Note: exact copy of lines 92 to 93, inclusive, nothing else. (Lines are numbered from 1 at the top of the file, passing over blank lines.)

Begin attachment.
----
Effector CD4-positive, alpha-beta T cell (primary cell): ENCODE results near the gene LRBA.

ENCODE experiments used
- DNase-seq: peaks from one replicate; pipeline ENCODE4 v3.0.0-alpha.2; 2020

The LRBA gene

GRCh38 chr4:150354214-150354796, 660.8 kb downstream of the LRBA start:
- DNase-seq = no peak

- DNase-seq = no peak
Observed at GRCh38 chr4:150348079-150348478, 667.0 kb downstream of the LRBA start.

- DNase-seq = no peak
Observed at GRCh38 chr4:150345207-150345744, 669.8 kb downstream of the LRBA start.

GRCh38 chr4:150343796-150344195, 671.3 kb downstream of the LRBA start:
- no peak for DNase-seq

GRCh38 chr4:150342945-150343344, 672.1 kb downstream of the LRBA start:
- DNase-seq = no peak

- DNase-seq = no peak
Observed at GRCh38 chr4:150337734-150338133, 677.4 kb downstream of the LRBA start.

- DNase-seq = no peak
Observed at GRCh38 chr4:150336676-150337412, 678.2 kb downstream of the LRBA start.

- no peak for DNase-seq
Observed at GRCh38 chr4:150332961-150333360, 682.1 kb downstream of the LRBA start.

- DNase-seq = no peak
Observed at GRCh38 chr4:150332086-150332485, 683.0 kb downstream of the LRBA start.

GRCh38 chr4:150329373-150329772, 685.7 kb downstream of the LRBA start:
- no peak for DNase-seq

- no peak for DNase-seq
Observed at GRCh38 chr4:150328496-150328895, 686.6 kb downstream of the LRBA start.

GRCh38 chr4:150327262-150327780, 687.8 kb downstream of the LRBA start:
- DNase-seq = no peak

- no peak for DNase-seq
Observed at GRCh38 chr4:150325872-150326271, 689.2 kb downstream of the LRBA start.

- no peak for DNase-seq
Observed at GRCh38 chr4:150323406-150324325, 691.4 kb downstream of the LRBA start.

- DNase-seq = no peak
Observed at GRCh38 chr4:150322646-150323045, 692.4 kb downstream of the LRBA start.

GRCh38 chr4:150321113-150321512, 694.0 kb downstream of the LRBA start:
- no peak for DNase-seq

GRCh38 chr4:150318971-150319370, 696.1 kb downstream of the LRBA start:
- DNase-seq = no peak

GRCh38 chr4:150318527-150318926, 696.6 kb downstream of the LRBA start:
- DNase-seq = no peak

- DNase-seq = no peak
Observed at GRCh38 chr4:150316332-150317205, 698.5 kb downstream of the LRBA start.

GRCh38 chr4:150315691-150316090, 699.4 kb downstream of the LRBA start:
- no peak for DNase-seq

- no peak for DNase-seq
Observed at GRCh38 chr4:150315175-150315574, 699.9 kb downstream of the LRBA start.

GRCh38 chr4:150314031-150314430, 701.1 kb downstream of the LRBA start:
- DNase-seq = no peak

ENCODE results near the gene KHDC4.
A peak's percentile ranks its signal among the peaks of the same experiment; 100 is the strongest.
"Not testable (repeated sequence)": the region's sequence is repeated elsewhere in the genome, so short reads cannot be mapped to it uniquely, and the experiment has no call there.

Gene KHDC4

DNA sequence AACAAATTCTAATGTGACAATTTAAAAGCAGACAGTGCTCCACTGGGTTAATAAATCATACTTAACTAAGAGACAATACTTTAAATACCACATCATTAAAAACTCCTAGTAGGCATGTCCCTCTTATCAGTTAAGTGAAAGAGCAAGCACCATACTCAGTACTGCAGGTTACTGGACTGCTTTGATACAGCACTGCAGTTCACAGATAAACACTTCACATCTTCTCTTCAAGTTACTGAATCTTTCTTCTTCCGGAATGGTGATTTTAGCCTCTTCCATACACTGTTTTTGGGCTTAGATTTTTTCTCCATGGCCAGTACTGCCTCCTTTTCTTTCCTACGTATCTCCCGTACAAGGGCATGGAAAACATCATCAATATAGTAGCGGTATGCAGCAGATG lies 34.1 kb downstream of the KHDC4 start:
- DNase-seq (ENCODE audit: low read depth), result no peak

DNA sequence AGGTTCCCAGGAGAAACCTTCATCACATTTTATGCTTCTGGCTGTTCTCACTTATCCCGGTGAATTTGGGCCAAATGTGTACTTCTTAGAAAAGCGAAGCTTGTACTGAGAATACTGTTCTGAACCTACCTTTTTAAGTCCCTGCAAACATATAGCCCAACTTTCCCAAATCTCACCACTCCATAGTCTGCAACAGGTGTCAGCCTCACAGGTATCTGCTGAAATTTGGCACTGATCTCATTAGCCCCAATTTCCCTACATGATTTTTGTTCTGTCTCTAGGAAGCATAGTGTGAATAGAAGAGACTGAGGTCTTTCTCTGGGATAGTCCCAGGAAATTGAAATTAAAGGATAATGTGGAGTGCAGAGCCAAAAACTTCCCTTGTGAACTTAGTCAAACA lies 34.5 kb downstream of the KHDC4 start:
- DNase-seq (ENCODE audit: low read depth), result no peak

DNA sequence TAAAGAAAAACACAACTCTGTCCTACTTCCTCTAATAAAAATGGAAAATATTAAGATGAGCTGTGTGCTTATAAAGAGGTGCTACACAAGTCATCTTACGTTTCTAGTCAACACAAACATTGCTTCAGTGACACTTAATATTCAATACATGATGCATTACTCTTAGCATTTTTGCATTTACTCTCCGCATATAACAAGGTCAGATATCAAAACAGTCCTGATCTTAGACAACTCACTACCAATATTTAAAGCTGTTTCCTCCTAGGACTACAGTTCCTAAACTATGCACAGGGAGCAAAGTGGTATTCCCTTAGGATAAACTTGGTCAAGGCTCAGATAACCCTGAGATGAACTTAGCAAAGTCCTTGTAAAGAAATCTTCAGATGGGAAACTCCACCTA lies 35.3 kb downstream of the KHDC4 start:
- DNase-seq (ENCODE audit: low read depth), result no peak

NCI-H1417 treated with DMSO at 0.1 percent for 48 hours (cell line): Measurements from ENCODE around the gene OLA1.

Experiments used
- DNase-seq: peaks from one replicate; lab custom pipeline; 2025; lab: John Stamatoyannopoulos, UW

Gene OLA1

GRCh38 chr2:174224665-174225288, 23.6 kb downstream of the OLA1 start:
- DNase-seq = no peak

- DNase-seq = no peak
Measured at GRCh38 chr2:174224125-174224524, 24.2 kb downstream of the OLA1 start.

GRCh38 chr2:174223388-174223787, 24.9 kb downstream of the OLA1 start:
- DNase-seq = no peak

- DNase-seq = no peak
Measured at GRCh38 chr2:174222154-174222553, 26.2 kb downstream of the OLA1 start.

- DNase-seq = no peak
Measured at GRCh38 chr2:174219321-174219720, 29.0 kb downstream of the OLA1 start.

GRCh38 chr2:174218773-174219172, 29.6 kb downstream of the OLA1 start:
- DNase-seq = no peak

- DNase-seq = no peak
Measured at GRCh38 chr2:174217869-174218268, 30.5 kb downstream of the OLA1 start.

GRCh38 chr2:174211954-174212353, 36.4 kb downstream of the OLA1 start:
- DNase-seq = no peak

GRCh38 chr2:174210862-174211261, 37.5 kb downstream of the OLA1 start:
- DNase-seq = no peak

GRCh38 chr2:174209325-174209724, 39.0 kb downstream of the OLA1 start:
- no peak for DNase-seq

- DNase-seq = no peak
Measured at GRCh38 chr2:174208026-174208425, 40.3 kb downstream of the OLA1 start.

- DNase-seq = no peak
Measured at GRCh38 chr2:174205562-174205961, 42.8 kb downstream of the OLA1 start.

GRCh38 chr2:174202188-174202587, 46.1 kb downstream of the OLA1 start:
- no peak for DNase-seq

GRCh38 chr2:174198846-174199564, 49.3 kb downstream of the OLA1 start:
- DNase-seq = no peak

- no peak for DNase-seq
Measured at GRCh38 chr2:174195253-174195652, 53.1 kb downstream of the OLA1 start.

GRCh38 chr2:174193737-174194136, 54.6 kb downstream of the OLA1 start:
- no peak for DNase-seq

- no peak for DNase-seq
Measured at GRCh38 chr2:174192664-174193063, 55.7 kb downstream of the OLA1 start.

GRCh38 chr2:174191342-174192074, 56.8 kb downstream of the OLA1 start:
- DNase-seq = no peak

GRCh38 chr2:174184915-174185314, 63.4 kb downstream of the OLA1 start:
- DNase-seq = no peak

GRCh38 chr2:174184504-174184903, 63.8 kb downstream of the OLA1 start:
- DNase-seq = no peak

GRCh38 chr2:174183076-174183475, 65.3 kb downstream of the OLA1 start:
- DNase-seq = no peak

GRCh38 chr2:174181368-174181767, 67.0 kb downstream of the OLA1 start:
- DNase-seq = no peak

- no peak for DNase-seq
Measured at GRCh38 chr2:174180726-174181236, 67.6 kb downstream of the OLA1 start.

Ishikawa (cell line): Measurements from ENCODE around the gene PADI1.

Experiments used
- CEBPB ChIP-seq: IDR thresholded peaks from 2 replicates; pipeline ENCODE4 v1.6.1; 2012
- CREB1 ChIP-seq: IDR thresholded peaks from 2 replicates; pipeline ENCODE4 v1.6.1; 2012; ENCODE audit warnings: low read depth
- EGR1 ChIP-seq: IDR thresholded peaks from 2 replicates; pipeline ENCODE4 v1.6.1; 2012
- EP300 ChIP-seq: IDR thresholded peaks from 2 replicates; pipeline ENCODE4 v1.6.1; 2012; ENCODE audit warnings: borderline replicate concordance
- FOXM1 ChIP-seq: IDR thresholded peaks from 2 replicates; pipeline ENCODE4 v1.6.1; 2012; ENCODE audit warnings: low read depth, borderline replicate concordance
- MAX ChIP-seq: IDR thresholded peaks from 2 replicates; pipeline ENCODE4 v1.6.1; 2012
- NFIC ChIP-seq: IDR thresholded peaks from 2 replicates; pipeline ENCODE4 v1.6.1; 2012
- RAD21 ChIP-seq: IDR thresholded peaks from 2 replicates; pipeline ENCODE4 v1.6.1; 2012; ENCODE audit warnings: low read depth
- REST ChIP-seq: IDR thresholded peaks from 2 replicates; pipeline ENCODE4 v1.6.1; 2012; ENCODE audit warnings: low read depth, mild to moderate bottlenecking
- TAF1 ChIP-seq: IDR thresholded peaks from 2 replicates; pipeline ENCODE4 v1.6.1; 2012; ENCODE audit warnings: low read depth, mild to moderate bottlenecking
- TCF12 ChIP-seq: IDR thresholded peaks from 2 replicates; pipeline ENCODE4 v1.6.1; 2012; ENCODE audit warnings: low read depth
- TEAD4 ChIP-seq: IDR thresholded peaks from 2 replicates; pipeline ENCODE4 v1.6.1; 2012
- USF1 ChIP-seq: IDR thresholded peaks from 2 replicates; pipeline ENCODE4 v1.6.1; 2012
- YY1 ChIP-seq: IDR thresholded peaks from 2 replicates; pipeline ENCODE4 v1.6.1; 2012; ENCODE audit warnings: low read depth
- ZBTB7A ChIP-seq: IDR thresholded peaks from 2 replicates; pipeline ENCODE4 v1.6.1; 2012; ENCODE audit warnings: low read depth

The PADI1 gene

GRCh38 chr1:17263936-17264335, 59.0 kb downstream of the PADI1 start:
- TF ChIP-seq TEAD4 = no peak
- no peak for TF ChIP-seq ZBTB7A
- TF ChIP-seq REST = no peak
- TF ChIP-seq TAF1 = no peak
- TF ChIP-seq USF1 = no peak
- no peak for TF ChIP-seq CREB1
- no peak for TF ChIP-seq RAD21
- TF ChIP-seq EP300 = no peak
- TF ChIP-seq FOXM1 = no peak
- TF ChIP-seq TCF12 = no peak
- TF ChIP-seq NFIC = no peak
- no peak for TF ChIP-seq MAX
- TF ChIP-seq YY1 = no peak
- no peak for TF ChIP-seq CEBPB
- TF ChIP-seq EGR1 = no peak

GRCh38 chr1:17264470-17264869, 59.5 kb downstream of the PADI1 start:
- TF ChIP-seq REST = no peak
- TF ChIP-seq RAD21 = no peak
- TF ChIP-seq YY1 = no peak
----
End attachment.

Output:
Measured at GRCh38 chr2:174195253-174195652, 53.1 kb downstream of the OLA1 start.

GRCh38 chr2:174193737-174194136, 54.6 kb downstream of the OLA1 start: